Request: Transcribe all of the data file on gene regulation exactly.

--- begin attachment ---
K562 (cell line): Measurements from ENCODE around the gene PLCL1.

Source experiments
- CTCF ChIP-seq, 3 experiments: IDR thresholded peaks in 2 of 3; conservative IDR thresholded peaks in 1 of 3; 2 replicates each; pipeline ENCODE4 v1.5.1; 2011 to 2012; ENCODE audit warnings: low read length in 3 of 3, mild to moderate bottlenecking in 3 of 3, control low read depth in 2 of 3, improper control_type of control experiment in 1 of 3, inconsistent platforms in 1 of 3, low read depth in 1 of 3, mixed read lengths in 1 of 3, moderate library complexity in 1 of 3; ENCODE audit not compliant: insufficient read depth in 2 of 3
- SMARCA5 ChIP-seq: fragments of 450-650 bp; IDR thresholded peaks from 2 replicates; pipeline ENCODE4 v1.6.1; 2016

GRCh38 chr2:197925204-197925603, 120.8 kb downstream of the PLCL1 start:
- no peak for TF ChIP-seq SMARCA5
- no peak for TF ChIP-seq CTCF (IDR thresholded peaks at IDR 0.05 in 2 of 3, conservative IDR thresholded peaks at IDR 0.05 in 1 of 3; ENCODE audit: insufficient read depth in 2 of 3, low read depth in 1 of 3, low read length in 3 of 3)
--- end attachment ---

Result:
K562 (cell line): Measurements from ENCODE around the gene PLCL1.

Source experiments
- CTCF ChIP-seq, 3 experiments: IDR thresholded peaks in 2 of 3; conservative IDR thresholded peaks in 1 of 3; 2 replicates each; pipeline ENCODE4 v1.5.1; 2011 to 2012; ENCODE audit warnings: low read length in 3 of 3, mild to moderate bottlenecking in 3 of 3, control low read depth in 2 of 3, improper control_type of control experiment in 1 of 3, inconsistent platforms in 1 of 3, low read depth in 1 of 3, mixed read lengths in 1 of 3, moderate library complexity in 1 of 3; ENCODE audit not compliant: insufficient read depth in 2 of 3
- SMARCA5 ChIP-seq: fragments of 450-650 bp; IDR thresholded peaks from 2 replicates; pipeline ENCODE4 v1.6.1; 2016

GRCh38 chr2:197925204-197925603, 120.8 kb downstream of the PLCL1 start:
- no peak for TF ChIP-seq SMARCA5
- no peak for TF ChIP-seq CTCF (IDR thresholded peaks at IDR 0.05 in 2 of 3, conservative IDR thresholded peaks at IDR 0.05 in 1 of 3; ENCODE audit: insufficient read depth in 2 of 3, low read depth in 1 of 3, low read length in 3 of 3)